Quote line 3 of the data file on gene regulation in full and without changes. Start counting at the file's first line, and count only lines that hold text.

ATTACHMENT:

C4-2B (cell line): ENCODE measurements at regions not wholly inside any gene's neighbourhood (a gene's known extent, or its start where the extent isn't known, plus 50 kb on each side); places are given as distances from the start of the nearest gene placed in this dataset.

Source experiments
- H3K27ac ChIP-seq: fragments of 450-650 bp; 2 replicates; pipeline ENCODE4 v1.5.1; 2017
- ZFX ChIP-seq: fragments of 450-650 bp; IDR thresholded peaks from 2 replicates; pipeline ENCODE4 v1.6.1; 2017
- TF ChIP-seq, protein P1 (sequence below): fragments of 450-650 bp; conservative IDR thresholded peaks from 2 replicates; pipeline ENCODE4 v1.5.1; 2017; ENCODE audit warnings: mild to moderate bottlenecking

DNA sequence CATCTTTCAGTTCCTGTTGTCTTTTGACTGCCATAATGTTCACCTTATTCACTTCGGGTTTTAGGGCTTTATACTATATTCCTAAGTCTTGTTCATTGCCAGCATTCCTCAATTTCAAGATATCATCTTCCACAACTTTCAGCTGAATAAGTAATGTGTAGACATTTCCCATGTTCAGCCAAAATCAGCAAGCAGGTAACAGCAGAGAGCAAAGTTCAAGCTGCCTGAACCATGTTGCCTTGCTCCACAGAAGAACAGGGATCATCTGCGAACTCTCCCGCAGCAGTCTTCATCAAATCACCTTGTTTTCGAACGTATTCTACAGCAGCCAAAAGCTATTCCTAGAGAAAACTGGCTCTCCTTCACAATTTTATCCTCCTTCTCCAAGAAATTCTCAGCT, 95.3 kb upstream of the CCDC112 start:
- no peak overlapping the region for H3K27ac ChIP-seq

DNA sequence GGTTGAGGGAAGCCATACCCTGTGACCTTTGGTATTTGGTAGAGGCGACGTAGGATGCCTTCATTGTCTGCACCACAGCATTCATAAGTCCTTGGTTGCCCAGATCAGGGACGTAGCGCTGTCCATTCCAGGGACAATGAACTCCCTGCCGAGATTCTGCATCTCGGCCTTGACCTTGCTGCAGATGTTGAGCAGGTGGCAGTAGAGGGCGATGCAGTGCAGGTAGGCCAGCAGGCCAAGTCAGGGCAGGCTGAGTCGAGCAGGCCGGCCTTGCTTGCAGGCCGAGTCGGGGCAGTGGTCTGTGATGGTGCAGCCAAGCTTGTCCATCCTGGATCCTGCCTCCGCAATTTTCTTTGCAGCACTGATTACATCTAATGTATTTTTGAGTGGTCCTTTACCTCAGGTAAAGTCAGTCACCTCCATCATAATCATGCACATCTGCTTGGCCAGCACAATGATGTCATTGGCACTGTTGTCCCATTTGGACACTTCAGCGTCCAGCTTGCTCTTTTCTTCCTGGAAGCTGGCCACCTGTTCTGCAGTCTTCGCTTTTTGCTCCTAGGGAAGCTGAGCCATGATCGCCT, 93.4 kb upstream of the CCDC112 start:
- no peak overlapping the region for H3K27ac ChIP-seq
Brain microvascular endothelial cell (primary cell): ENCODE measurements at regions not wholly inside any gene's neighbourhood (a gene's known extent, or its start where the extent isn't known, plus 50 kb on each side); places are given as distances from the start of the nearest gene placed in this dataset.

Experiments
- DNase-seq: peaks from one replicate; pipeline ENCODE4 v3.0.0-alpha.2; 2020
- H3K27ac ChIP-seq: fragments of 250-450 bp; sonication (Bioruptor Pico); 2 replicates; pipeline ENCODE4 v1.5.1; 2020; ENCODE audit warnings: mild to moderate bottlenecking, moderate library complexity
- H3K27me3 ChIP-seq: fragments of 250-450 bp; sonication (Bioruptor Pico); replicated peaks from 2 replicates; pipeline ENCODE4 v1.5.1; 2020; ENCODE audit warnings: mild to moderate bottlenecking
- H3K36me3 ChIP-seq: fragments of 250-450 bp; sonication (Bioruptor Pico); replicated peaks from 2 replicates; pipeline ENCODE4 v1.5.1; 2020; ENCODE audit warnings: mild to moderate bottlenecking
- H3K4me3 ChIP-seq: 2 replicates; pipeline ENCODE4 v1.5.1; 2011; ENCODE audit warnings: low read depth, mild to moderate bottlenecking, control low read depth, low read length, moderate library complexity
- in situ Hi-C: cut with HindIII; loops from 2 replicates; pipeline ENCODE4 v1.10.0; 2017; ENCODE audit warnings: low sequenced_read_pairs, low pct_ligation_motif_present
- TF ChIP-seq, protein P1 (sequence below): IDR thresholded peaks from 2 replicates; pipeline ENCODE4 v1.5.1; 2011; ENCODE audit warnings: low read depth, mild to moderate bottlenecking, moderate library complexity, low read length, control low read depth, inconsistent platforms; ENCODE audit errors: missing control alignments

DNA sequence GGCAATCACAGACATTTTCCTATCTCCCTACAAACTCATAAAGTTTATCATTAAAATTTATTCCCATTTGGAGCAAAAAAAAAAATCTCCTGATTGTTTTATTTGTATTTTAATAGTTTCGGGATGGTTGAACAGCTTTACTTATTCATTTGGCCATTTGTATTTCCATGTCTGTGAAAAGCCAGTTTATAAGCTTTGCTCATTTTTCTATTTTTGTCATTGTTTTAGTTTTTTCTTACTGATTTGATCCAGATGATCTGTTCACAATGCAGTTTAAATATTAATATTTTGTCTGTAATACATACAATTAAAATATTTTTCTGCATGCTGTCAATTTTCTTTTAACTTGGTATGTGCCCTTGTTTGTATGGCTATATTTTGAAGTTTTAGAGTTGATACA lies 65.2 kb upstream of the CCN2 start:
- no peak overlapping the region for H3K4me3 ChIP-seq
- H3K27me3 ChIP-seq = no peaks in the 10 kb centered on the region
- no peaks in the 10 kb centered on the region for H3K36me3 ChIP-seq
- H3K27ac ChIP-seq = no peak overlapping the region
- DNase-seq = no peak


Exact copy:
- H3K27ac ChIP-seq: fragments of 450-650 bp; 2 replicates; pipeline ENCODE4 v1.5.1; 2017